My husband Bjorn and I are best friends. And there’s weight behind those words.
This is my personal opinion, but I think that some people whisk their way into marriage without evaluating the question of, Can I truly do daily life with this person? It seems that so many people love “how he makes me feel” or how in love they feel – expressing how constantly exciting and dramatically uplifting it is for them to be in love! That’s all wonderful, in a way…but I don’t think we should overlook the fact that life is a lot less dramatically exciting all the time!
The majority of life is made up of small, seemingly mundane (and sometimes-sweet, sometimes-hard) moments. Life simply can’t be made up of grand, sweeping gestures of dramatic romance all the time. First of all, because that’s expensive and completely not sustainable. Second of all, because it’s exhausting to go 100% all-out, all the time, with planning and reservations and showering each other with fancy gifts. And finally, because it’s pretty darn hard to do when you’re passing a crying baby back and forth to each other and you haven’t showered today. 😉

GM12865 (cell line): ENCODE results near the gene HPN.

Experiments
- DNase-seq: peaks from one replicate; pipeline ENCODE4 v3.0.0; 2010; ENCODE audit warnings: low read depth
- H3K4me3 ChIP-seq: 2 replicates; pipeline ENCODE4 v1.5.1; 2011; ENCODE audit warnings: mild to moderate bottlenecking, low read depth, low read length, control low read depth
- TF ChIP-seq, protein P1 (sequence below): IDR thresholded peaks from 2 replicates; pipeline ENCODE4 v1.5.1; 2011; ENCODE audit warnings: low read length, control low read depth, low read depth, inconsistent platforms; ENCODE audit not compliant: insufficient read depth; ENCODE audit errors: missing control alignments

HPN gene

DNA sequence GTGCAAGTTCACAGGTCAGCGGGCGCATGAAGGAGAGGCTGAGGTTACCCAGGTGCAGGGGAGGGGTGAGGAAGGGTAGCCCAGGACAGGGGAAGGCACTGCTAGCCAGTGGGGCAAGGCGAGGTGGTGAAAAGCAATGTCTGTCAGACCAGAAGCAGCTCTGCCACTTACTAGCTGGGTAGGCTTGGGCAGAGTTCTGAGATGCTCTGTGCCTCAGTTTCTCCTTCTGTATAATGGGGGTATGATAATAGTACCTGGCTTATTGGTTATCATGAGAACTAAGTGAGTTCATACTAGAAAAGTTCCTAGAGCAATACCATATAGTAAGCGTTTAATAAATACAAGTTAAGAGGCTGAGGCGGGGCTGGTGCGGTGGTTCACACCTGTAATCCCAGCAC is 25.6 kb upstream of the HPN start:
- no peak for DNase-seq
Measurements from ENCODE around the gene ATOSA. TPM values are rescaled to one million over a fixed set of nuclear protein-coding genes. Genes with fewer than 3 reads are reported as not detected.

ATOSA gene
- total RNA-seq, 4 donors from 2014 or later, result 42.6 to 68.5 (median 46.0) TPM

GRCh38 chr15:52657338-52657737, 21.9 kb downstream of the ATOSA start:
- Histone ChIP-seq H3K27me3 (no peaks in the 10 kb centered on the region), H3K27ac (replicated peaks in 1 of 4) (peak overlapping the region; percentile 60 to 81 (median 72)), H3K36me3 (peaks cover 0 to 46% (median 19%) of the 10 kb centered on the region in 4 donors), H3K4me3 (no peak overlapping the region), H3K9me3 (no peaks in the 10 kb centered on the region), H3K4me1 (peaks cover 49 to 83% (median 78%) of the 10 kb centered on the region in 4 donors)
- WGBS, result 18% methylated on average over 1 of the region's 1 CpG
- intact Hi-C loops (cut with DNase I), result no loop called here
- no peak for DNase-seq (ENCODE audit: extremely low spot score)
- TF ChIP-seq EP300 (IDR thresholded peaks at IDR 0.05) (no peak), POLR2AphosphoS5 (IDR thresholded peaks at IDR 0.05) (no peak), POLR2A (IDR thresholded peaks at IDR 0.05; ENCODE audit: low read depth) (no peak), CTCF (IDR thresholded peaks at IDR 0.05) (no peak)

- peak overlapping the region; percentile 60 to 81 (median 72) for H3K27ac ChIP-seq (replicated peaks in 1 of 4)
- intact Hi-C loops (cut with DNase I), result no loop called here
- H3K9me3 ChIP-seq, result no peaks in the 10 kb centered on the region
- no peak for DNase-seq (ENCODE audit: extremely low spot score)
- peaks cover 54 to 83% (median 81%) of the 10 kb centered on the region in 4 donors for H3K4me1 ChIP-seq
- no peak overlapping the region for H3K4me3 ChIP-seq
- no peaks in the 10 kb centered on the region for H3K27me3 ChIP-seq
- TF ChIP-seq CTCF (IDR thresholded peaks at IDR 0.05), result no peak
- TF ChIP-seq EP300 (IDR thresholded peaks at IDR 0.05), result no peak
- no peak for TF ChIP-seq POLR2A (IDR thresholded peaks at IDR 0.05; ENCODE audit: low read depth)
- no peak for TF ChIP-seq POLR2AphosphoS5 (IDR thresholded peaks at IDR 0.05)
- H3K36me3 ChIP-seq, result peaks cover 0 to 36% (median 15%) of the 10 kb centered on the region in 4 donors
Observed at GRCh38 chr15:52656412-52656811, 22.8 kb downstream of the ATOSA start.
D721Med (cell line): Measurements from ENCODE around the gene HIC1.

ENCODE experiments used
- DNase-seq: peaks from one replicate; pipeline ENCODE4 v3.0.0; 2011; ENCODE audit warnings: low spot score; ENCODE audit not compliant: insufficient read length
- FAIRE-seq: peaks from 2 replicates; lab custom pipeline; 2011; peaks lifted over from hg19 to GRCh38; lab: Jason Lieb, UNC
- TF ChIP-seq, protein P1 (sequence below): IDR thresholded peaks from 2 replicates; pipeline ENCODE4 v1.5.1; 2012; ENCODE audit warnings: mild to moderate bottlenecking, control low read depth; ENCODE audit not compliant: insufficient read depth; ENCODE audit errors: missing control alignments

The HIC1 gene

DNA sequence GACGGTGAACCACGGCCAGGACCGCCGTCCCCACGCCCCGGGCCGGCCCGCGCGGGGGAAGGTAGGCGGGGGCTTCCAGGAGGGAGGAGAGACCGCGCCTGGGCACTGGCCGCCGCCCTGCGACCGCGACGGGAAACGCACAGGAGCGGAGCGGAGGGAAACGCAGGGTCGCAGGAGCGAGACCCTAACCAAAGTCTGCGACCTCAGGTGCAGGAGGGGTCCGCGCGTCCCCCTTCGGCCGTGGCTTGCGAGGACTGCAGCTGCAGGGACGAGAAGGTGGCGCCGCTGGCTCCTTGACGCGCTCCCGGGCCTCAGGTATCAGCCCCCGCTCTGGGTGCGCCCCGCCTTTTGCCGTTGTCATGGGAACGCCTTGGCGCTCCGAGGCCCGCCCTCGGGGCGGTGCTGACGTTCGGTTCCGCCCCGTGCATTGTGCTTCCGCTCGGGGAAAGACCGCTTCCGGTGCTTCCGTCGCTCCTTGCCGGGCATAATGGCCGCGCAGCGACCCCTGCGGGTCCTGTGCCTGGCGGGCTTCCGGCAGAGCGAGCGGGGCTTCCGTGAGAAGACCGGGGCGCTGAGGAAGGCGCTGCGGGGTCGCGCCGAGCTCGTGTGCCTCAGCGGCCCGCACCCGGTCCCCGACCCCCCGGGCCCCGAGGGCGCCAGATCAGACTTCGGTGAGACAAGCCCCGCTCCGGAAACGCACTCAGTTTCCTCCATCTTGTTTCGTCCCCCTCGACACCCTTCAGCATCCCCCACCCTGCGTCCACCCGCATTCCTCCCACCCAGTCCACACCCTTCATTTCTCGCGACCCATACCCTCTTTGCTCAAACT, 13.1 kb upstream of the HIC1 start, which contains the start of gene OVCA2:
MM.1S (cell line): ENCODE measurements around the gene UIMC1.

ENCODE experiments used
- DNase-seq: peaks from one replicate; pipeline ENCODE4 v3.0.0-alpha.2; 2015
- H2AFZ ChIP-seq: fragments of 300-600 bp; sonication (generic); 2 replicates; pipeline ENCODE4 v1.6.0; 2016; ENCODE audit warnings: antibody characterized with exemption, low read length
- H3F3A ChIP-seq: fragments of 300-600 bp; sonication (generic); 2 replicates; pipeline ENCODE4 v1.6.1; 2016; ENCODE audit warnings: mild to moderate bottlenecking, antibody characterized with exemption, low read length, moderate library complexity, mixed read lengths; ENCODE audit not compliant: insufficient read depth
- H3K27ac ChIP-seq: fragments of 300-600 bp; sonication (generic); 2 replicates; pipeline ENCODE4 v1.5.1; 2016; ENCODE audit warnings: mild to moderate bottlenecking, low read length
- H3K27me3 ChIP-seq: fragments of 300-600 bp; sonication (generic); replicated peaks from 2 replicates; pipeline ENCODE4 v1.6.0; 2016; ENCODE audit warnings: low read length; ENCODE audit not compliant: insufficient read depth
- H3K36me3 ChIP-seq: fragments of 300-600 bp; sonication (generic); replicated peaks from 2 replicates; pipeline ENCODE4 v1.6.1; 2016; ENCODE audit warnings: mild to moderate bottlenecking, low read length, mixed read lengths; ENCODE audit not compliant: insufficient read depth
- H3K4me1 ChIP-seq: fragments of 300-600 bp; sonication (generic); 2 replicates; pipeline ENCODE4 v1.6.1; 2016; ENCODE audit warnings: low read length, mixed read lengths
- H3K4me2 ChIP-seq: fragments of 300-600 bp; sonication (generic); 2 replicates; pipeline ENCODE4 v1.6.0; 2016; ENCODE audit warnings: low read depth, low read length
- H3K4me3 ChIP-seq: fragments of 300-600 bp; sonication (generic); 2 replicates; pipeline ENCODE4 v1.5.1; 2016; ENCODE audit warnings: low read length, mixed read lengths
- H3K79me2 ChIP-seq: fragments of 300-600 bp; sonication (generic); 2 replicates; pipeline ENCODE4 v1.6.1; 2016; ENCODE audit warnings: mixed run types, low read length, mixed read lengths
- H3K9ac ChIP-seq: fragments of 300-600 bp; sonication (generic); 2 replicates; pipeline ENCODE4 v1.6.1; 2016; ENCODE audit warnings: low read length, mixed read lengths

That’s where friendship in marriage comes in.
I heard a story once about a man and his wife: When they were older and she was ill in bed, at times he would come sit at her bedside and just be next to her, perhaps holding her hand, but without speaking. (I don’t think she was able to talk well at that point.) And she’d open her eyes and make eye contact with him. They’d sit like that for the longest time – with such a deep connection that it only required their eyes meeting! Their adult son would actually feel like he was interrupting something significant when he came in the room, because their nonverbal communication was so intense! I know that not everyone is an eye contact person, but I found it beautifully comforting. A relationship that is built on solid, unending friendship like this man and his wife’s, is an incredibly intimate and romantic thing to behold! They didn’t need to say anything, during these harder times when they were older, because just being WITH each other and knowing each other so deeply was enough.